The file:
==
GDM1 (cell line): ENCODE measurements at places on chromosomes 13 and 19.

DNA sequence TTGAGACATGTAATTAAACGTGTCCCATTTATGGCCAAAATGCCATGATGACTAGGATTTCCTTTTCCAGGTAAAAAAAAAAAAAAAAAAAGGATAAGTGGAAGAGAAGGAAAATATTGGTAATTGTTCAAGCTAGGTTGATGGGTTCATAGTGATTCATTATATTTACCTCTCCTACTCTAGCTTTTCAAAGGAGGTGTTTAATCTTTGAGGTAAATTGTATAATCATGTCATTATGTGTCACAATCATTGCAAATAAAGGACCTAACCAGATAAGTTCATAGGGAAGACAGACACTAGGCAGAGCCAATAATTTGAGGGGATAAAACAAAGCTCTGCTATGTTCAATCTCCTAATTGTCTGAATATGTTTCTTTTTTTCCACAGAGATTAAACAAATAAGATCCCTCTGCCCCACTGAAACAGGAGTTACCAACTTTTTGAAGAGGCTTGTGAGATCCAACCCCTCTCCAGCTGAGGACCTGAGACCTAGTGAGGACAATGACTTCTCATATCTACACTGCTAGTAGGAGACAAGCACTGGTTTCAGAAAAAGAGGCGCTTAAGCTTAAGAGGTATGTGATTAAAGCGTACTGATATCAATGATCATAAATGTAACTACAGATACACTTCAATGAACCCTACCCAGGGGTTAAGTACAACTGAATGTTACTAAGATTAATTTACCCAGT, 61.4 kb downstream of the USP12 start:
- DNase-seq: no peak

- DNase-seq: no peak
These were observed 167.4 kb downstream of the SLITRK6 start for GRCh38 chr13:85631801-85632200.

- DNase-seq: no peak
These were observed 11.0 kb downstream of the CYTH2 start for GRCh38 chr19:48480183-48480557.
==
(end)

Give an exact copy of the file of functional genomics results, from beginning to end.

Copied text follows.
GDM1 (cell line): ENCODE measurements at places on chromosomes 13 and 19.

DNA sequence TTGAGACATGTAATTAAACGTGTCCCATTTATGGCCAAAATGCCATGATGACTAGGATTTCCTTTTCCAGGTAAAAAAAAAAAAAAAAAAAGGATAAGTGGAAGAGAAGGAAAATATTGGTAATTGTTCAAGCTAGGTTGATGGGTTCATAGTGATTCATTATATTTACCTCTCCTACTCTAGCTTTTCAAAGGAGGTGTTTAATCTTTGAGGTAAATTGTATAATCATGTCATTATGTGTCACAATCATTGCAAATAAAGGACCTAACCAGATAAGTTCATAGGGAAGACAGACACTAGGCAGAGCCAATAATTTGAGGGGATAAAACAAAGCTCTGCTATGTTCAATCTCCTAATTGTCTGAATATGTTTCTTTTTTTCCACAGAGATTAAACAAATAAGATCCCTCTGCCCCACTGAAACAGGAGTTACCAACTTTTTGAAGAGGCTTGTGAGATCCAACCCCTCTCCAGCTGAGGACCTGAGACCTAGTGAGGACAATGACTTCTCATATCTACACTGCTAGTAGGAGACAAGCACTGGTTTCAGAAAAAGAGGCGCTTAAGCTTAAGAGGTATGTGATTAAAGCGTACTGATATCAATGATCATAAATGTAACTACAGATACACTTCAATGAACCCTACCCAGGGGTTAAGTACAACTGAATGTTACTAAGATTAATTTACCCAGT, 61.4 kb downstream of the USP12 start:
- DNase-seq: no peak

- DNase-seq: no peak
These were observed 167.4 kb downstream of the SLITRK6 start for GRCh38 chr13:85631801-85632200.

- DNase-seq: no peak
These were observed 11.0 kb downstream of the CYTH2 start for GRCh38 chr19:48480183-48480557.